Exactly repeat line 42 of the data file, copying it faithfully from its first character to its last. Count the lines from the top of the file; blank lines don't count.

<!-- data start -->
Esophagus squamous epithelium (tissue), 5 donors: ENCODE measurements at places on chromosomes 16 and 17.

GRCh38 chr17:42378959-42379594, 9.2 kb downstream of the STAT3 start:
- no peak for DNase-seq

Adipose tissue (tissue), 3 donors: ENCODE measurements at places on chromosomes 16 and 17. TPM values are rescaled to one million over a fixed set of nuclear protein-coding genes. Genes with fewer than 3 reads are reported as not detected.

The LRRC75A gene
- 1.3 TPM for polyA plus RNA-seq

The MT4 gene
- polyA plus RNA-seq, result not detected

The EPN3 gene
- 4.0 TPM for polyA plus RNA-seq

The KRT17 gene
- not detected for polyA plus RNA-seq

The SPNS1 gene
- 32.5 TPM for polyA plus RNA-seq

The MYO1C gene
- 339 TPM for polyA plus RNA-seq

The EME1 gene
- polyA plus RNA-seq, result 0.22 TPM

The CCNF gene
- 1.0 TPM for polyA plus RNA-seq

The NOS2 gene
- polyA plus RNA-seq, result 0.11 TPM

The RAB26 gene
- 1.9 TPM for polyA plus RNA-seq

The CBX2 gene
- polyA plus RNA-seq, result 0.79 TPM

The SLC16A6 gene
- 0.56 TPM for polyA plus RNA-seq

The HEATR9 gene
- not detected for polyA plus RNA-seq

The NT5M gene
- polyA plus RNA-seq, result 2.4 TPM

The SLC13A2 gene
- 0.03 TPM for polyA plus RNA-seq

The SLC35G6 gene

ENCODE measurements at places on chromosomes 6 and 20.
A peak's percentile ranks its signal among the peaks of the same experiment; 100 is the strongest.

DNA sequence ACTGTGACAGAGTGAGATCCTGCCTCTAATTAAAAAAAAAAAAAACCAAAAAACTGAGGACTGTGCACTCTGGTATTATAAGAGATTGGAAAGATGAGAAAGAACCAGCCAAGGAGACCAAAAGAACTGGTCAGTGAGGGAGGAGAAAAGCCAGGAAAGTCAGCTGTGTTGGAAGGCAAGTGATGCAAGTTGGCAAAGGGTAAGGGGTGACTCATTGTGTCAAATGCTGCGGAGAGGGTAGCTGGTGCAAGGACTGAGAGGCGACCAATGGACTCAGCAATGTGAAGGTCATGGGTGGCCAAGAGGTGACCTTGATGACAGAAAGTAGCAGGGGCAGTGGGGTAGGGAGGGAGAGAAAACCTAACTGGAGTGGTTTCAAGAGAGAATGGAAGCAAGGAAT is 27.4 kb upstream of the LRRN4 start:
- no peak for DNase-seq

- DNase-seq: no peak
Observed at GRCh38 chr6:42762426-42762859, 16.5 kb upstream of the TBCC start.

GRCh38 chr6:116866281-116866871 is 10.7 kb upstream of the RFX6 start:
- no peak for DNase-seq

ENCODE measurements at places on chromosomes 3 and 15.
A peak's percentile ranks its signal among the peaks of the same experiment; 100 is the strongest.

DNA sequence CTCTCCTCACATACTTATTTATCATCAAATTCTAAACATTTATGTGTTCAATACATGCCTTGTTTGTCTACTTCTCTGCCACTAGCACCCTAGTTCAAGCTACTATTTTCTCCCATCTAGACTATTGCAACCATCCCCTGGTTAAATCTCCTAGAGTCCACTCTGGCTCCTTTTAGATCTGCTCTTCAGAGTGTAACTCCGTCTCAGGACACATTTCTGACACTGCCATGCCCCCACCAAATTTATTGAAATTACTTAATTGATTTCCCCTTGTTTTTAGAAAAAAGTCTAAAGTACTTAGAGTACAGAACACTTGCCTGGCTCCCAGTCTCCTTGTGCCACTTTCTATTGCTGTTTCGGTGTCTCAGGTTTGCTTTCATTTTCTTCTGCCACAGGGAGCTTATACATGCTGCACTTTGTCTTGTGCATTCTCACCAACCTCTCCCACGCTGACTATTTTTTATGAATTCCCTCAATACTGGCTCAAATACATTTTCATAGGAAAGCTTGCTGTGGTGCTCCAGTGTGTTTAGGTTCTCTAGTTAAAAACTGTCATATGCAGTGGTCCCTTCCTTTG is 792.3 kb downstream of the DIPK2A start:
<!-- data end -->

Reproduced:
GRCh38 chr6:116866281-116866871 is 10.7 kb upstream of the RFX6 start: